On Barn Closures due to Quarantine Orders

In the past few days, many states have announced stay-at-home orders. In many places, this has meant that equestrian facilities, as “non-essential businesses” have had to close, cancel lessons, and most importantly, tell boarders that they can’t come visit their horses for the duration of the lockdown. This has caused a LOT of grief and outcry on horse groups. I’ve seen people demanding prorated or refunded board, saying they want to move barns because they don’t believe it’s “legal” to tell them they can’t visit their horses. I’ve even seen some sketchy logic claiming that “horse boarding isn’t a business” which shouldn’t be covered by the orders. Wow.

We horse people love our horses like family, the same way we love our dogs and cats.  But unlike our dogs and cats, most of us can’t keep our horses next to us in our homes.

Instead, we have to rely on boarding our horses at facilities and we rely on barn owners to do the daily work of caring for our horses and maintaining a facility with barns, tack rooms, cleaning equipment, lights, indoor and outdoor arenas, performance equipment like jumps, fencing and gates, water systems, feeders…and they source (or grow), store, move, and feed the hay and grain and often the supplements and medications we add to our horses’ diets, and on and on.

In my experience as well most of the barn owners (who are, according to statistics, 90% women) are also doing all this while managing families, children (often as single mothers), and chronic health conditions.  

If we’ve learned nothing else from the Covid-19 pandemic, have we at least learned that there are a lot of people and privileges that we take for granted?  Grocery store workers, healthcare professionals at all levels, food service workers, bus drivers: We take these people for granted and we allow a system to exist that values their labor and their lives so little that they can’t live. 

Can we appreciate the great blessing of horse ownership?  How many of us could really own horses without the labor of barn owners?  Do we also appreciate that barn owners don’t really make money off our board checks?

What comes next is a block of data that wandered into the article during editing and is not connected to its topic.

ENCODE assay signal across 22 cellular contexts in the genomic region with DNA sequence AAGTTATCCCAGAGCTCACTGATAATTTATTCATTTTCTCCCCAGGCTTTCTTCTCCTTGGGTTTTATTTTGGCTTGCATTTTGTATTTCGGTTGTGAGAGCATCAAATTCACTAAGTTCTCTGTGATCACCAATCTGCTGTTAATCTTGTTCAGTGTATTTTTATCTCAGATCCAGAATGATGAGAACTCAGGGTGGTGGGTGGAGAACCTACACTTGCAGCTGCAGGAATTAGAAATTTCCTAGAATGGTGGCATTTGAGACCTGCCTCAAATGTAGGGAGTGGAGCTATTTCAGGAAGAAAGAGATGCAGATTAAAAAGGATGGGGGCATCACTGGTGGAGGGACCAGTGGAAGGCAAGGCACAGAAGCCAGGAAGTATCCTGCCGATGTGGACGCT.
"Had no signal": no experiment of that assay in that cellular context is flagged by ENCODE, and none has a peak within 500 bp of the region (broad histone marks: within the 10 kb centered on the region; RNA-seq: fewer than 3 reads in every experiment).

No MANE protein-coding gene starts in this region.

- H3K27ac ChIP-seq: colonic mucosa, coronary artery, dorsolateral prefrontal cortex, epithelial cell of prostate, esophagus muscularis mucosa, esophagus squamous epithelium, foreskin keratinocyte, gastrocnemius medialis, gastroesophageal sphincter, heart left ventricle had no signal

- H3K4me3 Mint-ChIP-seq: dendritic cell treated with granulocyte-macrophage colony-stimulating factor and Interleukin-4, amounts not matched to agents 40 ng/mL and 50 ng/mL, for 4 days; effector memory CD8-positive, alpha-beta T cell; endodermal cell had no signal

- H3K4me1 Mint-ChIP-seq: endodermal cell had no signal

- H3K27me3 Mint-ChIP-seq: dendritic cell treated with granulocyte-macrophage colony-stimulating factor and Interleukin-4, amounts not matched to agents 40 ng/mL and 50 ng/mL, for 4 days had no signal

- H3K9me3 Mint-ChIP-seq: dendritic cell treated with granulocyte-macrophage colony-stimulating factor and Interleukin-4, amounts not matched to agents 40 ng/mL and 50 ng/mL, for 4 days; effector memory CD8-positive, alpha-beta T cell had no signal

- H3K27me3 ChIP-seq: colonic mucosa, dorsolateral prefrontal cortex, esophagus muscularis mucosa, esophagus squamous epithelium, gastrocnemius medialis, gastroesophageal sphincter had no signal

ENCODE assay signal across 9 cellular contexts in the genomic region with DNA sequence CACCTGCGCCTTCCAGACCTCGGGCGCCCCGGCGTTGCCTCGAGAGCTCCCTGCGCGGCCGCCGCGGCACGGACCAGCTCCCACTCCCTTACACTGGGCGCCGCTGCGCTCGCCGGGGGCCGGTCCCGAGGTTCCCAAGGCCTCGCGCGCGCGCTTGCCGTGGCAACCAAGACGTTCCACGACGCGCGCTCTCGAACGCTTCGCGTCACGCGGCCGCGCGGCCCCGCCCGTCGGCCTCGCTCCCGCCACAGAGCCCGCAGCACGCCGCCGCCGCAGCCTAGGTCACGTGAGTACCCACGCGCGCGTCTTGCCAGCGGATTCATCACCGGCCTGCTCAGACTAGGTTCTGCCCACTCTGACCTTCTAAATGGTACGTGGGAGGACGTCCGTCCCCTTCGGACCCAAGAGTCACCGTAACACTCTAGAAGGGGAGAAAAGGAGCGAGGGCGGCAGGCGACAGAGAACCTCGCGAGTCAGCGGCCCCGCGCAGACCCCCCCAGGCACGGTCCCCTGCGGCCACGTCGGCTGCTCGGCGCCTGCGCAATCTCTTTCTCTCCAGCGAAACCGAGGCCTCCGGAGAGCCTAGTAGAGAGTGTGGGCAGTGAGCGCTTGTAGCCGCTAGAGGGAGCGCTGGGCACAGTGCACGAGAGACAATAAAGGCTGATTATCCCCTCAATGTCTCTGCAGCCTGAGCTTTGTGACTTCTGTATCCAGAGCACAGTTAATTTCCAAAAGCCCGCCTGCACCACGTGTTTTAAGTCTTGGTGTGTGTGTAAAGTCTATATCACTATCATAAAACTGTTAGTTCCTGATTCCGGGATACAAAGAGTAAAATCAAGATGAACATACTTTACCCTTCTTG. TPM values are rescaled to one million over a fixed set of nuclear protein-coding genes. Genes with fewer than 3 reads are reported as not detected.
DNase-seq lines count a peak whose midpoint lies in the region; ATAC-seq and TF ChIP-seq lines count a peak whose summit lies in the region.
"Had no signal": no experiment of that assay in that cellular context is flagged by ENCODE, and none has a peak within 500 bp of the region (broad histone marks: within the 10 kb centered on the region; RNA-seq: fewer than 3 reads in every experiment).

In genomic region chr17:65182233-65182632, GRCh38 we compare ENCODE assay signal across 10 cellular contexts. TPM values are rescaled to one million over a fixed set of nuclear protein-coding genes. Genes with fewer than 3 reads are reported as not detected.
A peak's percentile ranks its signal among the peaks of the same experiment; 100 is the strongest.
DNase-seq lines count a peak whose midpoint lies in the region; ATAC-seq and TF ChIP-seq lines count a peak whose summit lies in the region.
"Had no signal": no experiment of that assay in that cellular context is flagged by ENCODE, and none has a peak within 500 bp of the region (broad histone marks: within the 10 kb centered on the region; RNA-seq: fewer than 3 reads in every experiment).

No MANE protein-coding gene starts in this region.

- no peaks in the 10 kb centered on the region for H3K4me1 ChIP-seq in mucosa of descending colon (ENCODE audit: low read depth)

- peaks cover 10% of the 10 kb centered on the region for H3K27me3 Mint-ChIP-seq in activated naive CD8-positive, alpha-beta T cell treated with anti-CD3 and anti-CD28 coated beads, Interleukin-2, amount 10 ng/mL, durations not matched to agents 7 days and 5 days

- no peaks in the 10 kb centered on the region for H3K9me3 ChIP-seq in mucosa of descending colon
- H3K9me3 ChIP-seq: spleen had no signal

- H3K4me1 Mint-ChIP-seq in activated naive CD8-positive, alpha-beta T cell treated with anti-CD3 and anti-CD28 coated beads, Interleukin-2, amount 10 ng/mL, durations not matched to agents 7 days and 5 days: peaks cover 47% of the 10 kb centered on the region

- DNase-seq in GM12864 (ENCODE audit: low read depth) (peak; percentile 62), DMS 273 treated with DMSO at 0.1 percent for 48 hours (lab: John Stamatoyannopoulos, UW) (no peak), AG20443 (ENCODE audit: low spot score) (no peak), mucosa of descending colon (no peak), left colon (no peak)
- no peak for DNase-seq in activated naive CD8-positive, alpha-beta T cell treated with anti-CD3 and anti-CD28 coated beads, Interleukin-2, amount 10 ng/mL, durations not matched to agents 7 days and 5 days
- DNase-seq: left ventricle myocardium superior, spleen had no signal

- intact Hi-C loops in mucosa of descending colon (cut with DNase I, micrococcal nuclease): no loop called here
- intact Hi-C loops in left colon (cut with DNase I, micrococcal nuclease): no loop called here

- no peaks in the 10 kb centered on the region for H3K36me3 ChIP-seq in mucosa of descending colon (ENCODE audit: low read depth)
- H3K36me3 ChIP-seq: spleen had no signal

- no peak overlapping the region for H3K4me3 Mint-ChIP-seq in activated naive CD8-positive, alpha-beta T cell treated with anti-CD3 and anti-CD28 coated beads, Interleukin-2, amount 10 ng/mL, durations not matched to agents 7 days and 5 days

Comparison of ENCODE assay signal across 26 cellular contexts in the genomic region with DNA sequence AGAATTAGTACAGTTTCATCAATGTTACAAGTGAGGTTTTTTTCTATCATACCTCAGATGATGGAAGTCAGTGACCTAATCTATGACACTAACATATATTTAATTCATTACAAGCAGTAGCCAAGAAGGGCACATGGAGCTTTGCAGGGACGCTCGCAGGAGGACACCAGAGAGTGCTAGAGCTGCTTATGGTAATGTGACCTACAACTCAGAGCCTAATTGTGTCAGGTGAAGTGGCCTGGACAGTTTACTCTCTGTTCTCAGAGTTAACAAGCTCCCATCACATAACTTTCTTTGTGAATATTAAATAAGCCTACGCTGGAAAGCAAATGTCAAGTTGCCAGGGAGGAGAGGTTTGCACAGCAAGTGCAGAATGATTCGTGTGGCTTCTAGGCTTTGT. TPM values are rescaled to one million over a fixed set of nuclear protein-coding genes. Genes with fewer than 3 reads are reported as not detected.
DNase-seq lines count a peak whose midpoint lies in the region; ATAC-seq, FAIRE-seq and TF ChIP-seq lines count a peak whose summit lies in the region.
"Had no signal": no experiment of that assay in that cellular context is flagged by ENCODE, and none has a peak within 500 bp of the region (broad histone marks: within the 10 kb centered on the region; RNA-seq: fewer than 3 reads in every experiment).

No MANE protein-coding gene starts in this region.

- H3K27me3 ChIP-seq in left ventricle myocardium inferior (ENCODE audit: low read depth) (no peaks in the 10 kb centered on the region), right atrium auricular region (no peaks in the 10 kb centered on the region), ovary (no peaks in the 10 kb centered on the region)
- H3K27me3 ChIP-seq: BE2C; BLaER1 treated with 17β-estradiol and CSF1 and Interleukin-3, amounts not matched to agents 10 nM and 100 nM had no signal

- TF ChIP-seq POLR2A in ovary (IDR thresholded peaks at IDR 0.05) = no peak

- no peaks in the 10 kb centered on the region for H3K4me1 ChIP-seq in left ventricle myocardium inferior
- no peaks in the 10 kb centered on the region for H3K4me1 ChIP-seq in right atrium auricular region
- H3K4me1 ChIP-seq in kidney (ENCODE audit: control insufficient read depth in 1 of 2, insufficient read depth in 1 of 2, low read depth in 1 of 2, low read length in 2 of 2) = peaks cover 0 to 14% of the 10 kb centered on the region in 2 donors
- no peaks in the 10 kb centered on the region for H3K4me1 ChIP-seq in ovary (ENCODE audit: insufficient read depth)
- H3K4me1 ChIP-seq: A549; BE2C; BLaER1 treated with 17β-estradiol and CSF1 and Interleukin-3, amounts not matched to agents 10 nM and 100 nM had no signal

Can we also take a moment to appreciate natural areas, agricultural land, and greenbelts?  My particular barn is located in an area of preservation farmland where several farms are surrounded by new housing developments, literally 2 minutes from the developed city area served by the bus line and 10 minutes from downtown.  This important natural space might not otherwise exist without the labor of the farmers who manage these lands.

Many of the closures have also affected public park and recreation facilities.  National Parks, city parks, Metroparks, etc., have become overcrowded. One of the only things left for people in suburban areas to do is go outdoors and walk in their neighborhoods and nearby undeveloped land. People in urban environments do not have this privilege, and especially not now that public transportation has been shut down or severely limited.  

Fear makes us do mean things.  Fear makes us become resource guarders like horses who have become food aggressive because they were malnourished or pushed out of food by herd dynamics.  

The events of the past few weeks are unprecedented and things are happening so fast, it feels like every day something new is being taken from us.  The barn and our horses are a major part of our support system and our mental health and it is absolutely a difficult and sad situation to be told “stay home and don’t come see your horse until the stay home order is lifted.”  That feels like the rug being pulled out from under you, I know. I KNOW. I can’t go see my horse either and he lives 3 minutes down the road from my house. 

Coping with Separation from our Horses

Don’t deal with the grief and fear by lashing out at the people who make it possible for us to have horses in our lives.  A spiritual best practice (regardless of what your actual religion might be) is whenever you feel a sense of righteous indignation, anger, entitlement, or “me-ism” to talk back to it and do things that counteract that narrative in your head.